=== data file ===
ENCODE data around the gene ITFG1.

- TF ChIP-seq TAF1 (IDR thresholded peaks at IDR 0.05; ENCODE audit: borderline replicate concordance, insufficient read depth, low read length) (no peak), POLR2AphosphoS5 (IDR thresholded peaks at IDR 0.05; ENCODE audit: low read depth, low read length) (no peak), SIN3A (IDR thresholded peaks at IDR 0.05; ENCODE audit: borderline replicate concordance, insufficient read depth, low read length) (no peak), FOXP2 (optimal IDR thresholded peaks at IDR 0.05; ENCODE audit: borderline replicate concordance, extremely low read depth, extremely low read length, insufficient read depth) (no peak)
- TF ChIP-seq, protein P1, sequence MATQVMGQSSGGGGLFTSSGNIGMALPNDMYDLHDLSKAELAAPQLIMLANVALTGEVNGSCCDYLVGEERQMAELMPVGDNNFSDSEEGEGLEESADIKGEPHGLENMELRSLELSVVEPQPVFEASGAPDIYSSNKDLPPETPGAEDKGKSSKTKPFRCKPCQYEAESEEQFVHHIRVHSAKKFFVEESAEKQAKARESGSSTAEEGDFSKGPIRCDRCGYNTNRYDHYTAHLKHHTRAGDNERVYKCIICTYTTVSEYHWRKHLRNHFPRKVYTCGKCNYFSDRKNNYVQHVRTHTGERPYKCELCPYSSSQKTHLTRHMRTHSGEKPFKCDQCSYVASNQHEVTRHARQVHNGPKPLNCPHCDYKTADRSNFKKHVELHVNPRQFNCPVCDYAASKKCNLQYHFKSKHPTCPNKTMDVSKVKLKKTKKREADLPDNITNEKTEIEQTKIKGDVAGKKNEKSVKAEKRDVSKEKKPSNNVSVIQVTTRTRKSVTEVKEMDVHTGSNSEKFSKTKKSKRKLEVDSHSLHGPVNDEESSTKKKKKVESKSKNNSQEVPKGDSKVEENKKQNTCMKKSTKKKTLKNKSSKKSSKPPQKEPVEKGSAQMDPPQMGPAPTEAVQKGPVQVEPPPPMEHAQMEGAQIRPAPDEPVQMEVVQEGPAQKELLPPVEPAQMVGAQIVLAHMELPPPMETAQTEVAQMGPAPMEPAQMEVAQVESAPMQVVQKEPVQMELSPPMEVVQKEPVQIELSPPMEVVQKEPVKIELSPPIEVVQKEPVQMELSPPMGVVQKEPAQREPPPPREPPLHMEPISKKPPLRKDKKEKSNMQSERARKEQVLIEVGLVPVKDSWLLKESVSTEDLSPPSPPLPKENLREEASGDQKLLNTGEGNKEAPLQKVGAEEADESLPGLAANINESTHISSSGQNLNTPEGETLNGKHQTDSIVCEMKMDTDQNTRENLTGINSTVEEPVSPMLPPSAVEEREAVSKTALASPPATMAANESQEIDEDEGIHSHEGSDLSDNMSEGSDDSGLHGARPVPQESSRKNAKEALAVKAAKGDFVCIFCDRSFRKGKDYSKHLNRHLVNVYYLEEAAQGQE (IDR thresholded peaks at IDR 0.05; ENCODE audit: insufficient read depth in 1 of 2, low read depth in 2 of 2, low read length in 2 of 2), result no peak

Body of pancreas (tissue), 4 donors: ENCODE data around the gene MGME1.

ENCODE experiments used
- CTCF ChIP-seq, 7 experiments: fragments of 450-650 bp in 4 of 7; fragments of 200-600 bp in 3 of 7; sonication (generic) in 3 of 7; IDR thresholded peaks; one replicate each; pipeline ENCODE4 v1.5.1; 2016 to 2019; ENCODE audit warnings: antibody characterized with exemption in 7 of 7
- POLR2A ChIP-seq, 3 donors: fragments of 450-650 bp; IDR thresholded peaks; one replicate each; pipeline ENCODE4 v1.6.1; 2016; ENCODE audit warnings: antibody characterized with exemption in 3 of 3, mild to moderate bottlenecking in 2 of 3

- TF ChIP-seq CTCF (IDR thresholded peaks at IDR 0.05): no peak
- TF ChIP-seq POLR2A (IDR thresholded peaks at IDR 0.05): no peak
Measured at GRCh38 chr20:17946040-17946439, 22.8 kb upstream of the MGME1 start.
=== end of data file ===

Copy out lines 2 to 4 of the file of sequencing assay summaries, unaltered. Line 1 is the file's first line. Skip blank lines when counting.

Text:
- TF ChIP-seq TAF1 (IDR thresholded peaks at IDR 0.05; ENCODE audit: borderline replicate concordance, insufficient read depth, low read length) (no peak), POLR2AphosphoS5 (IDR thresholded peaks at IDR 0.05; ENCODE audit: low read depth, low read length) (no peak), SIN3A (IDR thresholded peaks at IDR 0.05; ENCODE audit: borderline replicate concordance, insufficient read depth, low read length) (no peak), FOXP2 (optimal IDR thresholded peaks at IDR 0.05; ENCODE audit: borderline replicate concordance, extremely low read depth, extremely low read length, insufficient read depth) (no peak)
- TF ChIP-seq, protein P1, sequence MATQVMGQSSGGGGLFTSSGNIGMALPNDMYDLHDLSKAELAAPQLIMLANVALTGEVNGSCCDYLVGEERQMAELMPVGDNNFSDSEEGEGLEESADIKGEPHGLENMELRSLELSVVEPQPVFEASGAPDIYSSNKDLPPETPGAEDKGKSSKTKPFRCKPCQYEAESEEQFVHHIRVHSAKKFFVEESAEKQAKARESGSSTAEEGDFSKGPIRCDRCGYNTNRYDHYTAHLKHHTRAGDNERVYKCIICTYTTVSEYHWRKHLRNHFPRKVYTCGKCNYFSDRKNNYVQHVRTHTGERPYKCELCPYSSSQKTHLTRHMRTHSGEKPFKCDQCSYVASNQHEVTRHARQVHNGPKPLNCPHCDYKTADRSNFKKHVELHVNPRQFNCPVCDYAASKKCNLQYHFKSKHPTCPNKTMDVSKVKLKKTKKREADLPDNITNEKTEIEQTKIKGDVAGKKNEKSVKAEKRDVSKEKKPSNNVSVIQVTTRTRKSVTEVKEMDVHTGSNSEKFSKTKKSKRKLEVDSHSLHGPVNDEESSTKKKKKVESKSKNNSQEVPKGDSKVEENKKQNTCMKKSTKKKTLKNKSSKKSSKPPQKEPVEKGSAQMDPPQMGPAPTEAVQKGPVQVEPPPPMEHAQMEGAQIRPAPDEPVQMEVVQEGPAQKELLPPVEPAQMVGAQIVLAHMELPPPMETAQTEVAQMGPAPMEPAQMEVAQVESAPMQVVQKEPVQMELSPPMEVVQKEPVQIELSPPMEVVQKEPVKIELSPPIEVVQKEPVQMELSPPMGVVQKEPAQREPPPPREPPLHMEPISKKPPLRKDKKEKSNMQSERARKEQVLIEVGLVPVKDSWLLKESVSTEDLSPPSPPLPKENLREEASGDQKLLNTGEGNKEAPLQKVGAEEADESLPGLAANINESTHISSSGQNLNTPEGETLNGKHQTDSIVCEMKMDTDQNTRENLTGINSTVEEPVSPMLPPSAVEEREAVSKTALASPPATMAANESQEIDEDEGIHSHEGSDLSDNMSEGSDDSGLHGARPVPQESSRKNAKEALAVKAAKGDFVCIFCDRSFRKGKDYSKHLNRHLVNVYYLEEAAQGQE (IDR thresholded peaks at IDR 0.05; ENCODE audit: insufficient read depth in 1 of 2, low read depth in 2 of 2, low read length in 2 of 2), result no peak

Body of pancreas (tissue), 4 donors: ENCODE data around the gene MGME1.